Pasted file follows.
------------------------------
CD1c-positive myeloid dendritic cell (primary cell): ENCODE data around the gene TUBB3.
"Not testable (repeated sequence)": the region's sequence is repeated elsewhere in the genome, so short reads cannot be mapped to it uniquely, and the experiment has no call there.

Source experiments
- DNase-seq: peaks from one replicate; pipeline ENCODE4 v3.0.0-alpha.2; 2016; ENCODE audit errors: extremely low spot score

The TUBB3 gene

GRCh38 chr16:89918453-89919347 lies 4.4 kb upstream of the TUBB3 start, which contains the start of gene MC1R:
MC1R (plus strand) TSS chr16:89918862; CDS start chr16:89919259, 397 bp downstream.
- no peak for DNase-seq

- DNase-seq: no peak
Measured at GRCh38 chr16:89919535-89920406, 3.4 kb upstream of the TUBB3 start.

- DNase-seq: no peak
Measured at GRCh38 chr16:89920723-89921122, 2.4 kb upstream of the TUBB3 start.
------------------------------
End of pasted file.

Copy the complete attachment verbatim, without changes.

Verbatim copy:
CD1c-positive myeloid dendritic cell (primary cell): ENCODE data around the gene TUBB3.
"Not testable (repeated sequence)": the region's sequence is repeated elsewhere in the genome, so short reads cannot be mapped to it uniquely, and the experiment has no call there.

Source experiments
- DNase-seq: peaks from one replicate; pipeline ENCODE4 v3.0.0-alpha.2; 2016; ENCODE audit errors: extremely low spot score

The TUBB3 gene

GRCh38 chr16:89918453-89919347 lies 4.4 kb upstream of the TUBB3 start, which contains the start of gene MC1R:
MC1R (plus strand) TSS chr16:89918862; CDS start chr16:89919259, 397 bp downstream.
- no peak for DNase-seq

- DNase-seq: no peak
Measured at GRCh38 chr16:89919535-89920406, 3.4 kb upstream of the TUBB3 start.

- DNase-seq: no peak
Measured at GRCh38 chr16:89920723-89921122, 2.4 kb upstream of the TUBB3 start.